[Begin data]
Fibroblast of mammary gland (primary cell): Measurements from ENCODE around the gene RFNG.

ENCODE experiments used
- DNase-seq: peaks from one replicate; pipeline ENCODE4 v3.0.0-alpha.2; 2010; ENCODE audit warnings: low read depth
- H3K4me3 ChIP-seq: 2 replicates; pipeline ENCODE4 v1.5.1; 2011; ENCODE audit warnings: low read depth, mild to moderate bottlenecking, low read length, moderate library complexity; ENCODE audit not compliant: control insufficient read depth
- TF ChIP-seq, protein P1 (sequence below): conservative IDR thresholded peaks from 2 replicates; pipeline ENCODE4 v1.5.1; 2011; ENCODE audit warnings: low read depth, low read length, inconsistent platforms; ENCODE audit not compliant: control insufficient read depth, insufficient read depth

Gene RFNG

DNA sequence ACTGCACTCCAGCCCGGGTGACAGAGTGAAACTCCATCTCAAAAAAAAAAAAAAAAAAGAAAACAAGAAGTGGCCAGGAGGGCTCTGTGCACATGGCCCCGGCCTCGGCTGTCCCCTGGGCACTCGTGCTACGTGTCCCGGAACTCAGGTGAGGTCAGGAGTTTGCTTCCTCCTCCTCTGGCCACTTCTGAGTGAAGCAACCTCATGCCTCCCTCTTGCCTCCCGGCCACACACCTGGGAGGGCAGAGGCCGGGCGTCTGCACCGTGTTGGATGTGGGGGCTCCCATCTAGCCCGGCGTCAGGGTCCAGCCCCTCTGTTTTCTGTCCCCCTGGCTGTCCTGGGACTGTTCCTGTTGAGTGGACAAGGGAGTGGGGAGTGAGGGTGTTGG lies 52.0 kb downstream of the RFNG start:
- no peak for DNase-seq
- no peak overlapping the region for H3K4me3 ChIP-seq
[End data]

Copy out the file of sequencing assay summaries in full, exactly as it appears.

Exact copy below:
Fibroblast of mammary gland (primary cell): Measurements from ENCODE around the gene RFNG.

ENCODE experiments used
- DNase-seq: peaks from one replicate; pipeline ENCODE4 v3.0.0-alpha.2; 2010; ENCODE audit warnings: low read depth
- H3K4me3 ChIP-seq: 2 replicates; pipeline ENCODE4 v1.5.1; 2011; ENCODE audit warnings: low read depth, mild to moderate bottlenecking, low read length, moderate library complexity; ENCODE audit not compliant: control insufficient read depth
- TF ChIP-seq, protein P1 (sequence below): conservative IDR thresholded peaks from 2 replicates; pipeline ENCODE4 v1.5.1; 2011; ENCODE audit warnings: low read depth, low read length, inconsistent platforms; ENCODE audit not compliant: control insufficient read depth, insufficient read depth

Gene RFNG

DNA sequence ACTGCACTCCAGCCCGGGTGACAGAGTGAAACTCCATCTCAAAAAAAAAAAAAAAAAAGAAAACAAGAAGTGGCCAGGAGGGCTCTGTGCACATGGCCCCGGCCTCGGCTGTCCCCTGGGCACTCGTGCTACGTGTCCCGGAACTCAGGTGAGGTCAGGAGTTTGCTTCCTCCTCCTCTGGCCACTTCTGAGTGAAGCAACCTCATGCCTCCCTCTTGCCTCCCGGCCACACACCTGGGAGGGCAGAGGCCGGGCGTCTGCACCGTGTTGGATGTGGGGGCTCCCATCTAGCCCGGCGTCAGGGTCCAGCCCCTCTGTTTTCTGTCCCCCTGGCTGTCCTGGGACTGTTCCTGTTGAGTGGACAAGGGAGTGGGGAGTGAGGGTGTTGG lies 52.0 kb downstream of the RFNG start:
- no peak for DNase-seq
- no peak overlapping the region for H3K4me3 ChIP-seq